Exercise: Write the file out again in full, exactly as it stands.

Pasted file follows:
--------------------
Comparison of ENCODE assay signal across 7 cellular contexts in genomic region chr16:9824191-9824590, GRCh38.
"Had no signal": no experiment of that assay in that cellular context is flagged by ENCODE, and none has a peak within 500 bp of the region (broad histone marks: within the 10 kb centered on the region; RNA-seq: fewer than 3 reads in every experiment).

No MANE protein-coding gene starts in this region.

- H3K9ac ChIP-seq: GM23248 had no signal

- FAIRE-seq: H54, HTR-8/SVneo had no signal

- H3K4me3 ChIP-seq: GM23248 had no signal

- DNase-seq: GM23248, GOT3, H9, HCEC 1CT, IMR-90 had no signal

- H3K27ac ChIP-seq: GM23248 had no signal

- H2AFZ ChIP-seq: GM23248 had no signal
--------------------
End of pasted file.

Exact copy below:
Comparison of ENCODE assay signal across 7 cellular contexts in genomic region chr16:9824191-9824590, GRCh38.
"Had no signal": no experiment of that assay in that cellular context is flagged by ENCODE, and none has a peak within 500 bp of the region (broad histone marks: within the 10 kb centered on the region; RNA-seq: fewer than 3 reads in every experiment).

No MANE protein-coding gene starts in this region.

- H3K9ac ChIP-seq: GM23248 had no signal

- FAIRE-seq: H54, HTR-8/SVneo had no signal

- H3K4me3 ChIP-seq: GM23248 had no signal

- DNase-seq: GM23248, GOT3, H9, HCEC 1CT, IMR-90 had no signal

- H3K27ac ChIP-seq: GM23248 had no signal

- H2AFZ ChIP-seq: GM23248 had no signal